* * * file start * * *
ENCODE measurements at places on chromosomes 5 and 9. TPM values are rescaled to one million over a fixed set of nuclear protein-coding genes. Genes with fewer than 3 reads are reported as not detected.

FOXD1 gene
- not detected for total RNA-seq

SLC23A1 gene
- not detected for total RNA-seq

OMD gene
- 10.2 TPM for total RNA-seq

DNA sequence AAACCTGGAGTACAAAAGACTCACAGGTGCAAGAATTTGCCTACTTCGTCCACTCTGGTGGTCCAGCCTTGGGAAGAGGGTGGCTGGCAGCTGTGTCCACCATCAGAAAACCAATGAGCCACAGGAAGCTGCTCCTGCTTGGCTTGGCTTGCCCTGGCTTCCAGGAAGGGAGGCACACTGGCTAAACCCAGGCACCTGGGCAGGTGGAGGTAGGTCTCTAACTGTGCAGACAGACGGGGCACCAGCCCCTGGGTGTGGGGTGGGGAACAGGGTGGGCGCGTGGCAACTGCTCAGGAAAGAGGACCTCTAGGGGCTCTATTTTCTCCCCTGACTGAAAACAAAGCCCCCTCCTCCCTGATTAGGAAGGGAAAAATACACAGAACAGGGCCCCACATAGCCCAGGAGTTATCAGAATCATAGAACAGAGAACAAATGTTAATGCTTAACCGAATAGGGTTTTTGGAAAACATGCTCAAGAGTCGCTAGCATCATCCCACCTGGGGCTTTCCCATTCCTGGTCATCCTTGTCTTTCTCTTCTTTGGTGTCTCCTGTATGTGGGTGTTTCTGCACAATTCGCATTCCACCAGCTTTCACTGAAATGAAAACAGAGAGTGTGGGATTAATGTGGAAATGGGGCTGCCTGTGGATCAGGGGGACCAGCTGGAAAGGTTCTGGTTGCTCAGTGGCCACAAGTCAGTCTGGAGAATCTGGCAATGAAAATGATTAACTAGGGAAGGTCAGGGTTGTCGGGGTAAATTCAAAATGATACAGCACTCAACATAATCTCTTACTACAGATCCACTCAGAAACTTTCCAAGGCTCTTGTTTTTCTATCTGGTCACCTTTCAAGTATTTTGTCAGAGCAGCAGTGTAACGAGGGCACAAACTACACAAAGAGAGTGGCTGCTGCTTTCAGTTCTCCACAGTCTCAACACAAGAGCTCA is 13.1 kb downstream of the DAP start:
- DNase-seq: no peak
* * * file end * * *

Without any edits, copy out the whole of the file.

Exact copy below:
ENCODE measurements at places on chromosomes 5 and 9. TPM values are rescaled to one million over a fixed set of nuclear protein-coding genes. Genes with fewer than 3 reads are reported as not detected.

FOXD1 gene
- not detected for total RNA-seq

SLC23A1 gene
- not detected for total RNA-seq

OMD gene
- 10.2 TPM for total RNA-seq

DNA sequence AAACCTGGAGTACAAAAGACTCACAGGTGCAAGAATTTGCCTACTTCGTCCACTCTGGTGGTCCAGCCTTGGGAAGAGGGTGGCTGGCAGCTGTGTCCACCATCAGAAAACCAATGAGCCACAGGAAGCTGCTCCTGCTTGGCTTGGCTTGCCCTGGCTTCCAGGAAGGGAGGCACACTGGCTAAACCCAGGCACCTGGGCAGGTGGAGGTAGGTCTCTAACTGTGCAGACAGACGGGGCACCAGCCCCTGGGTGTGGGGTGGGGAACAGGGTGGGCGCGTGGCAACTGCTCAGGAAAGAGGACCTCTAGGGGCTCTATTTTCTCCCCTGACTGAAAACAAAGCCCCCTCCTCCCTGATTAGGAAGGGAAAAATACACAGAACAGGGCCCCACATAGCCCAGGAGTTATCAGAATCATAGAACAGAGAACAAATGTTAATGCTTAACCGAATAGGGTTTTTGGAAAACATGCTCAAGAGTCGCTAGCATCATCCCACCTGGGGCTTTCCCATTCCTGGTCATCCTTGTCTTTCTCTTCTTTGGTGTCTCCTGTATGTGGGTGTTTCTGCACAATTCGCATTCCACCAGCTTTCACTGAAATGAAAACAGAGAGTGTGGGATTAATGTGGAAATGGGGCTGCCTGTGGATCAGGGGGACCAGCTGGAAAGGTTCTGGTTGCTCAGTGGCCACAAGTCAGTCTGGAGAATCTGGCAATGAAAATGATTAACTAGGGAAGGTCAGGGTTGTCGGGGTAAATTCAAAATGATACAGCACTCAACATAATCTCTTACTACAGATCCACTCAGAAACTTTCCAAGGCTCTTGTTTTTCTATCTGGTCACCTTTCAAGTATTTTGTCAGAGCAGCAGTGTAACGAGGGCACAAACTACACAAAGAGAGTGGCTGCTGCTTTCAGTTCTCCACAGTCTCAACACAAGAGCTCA is 13.1 kb downstream of the DAP start:
- DNase-seq: no peak